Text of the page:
December marks the beginning of Advent in our liturgical calendar. The season draws its name from the Latin word adventus, meaning “coming”. With murky origins, by the sixth century AD Advent was extolled as a time to prepare for the celebration of the birth of Jesus, but even more so to prepare for the second coming of Christ as judge of the world. Originally a penitential season with fasting three days a week, by the Middle Ages the focus shifted more upon the birth of Jesus, and later the Anglican and Lutheran traditions relaxed the rules for fasting.
So, what does Advent mean for us individually and corporately at St. Andrew’s beyond a hectic time of holiday preparations and parties, gift buying, house and church decorating, large meals and a host of special church services? I find it paradoxical that we end the calendar year of the material world by beginning an ecclesiastical journey that commemorates the life of Jesus. I wonder if our church fathers wisely introduced Advent to draw our attention away from what has only become an increasingly commercial, material world towards the spiritual promise of Jesus?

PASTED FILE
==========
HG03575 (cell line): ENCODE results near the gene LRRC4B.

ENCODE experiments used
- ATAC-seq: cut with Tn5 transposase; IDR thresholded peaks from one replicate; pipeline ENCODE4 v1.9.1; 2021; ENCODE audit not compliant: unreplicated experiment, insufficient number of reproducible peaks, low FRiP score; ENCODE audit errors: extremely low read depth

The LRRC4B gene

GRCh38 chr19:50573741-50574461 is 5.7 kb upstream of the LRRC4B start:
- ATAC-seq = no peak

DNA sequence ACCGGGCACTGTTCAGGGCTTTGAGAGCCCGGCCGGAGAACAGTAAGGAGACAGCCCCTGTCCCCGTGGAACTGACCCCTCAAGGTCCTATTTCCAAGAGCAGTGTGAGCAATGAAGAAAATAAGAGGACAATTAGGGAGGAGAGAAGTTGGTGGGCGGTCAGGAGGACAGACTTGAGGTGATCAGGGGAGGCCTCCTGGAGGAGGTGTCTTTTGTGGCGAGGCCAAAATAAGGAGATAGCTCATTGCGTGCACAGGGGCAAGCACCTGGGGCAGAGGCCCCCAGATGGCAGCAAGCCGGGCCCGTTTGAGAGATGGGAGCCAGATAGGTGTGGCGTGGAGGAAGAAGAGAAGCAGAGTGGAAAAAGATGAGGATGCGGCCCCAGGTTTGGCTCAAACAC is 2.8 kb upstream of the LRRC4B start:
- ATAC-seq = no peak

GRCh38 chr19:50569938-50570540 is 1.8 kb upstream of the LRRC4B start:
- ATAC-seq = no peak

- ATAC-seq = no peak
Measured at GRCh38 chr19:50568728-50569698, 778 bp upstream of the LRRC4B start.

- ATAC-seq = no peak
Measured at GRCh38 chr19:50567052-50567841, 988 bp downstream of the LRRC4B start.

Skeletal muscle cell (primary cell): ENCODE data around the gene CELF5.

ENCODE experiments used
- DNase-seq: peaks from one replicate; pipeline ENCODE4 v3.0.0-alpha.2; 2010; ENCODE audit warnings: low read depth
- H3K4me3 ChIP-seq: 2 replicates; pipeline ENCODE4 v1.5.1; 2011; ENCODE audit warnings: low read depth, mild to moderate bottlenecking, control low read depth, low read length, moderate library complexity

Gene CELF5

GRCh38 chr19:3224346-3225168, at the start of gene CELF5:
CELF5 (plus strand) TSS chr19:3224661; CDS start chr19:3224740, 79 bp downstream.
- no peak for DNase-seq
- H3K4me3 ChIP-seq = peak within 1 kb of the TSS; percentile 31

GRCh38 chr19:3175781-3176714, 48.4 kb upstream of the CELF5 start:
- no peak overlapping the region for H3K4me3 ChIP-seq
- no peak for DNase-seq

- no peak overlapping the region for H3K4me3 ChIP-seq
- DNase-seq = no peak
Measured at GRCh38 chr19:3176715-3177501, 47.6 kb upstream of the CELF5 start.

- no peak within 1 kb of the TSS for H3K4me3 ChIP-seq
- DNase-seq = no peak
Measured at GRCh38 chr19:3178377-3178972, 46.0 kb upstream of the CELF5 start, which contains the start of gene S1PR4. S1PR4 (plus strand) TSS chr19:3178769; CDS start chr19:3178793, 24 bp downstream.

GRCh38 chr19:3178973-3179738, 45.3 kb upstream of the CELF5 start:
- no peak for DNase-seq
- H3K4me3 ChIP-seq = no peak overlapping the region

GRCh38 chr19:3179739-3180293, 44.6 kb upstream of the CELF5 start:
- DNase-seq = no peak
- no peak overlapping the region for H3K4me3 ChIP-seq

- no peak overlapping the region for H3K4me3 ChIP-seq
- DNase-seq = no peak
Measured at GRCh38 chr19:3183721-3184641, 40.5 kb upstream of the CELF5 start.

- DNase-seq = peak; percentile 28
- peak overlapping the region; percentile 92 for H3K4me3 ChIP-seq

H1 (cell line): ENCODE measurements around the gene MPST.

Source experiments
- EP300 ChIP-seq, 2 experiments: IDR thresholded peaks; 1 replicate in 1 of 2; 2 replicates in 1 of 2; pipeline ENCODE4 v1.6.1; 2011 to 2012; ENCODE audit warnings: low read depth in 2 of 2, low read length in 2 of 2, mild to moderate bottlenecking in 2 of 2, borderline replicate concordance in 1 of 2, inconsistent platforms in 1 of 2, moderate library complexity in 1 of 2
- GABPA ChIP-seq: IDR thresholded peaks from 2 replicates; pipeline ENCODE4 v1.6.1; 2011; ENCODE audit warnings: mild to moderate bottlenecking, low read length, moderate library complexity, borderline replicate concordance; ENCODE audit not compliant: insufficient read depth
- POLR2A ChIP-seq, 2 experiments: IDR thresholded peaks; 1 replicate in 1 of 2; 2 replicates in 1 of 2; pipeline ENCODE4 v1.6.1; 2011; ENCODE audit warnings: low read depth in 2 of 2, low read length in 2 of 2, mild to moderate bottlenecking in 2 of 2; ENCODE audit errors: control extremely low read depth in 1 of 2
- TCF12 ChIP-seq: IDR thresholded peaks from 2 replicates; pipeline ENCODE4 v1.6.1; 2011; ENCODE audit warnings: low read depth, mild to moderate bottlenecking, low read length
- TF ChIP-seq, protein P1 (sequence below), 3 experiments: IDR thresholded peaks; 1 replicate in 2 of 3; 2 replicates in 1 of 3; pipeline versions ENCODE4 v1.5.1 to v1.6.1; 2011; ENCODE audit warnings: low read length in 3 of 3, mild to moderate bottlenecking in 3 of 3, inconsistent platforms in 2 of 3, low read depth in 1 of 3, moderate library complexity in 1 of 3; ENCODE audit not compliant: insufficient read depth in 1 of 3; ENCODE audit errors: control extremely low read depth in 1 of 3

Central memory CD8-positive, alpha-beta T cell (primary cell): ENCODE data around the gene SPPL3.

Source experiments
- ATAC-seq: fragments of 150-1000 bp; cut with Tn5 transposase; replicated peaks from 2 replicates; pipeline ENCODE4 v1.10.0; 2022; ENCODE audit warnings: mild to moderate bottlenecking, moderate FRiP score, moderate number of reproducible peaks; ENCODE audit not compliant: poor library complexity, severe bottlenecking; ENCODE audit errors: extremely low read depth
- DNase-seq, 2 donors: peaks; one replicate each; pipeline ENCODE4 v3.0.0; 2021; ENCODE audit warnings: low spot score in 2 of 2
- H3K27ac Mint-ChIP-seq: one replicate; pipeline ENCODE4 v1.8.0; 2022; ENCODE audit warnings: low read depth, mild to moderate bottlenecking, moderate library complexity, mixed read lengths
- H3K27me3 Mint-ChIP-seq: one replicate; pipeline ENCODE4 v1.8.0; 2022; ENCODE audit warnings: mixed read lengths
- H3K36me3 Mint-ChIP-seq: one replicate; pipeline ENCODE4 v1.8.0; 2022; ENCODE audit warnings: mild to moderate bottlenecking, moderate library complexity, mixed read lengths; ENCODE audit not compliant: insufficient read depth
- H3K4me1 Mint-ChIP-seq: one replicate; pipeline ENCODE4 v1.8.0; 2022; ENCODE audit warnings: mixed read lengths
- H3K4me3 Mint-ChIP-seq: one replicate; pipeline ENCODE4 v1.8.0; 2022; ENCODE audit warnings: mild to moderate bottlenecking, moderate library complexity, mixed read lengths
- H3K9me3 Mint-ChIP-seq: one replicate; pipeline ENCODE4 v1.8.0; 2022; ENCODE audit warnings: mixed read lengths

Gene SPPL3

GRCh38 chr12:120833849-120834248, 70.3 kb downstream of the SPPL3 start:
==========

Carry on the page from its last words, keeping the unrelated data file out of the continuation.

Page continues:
In this sense, Advent symbolizes our present situation as the people of God who await the return of Christ in His glory. But are we to wait, or are we to consider our part, as individuals and as a church community, in bringing Jesus into the world? In 1 Corinthians 12:27, the Apostle Paul would have us believe the latter: “All of you together are Christ’s body, and each of you is a part of it.” In God’s wisdom and grace, I believe that each of us has been given gifts by which we can serve Jesus, both personally and through St. Andrew’s. This sentiment certainly resonates with our parish motto: “To know Christ and to make Christ known.”
As we enter this busy season in preparation for the birth of Jesus, I encourage you to reflect upon the words of St. Teresa of Ávila:
Christ has no body now but yours. No hands, no feet on earth but yours. Yours are the eyes through which the compassion of Christ looks on this world. Yours are the feet with which He walks to do good.
Yours are the hands through which He blesses all the world.
Yours are the hands, yours are the feet, yours are the eyes, you are His body.
Christ has no body now on earth but yours.
Blessings upon you and yours for a Merry and Holy Christ Mass.
Adapted from Tom Egnew’s article
in the December Tartan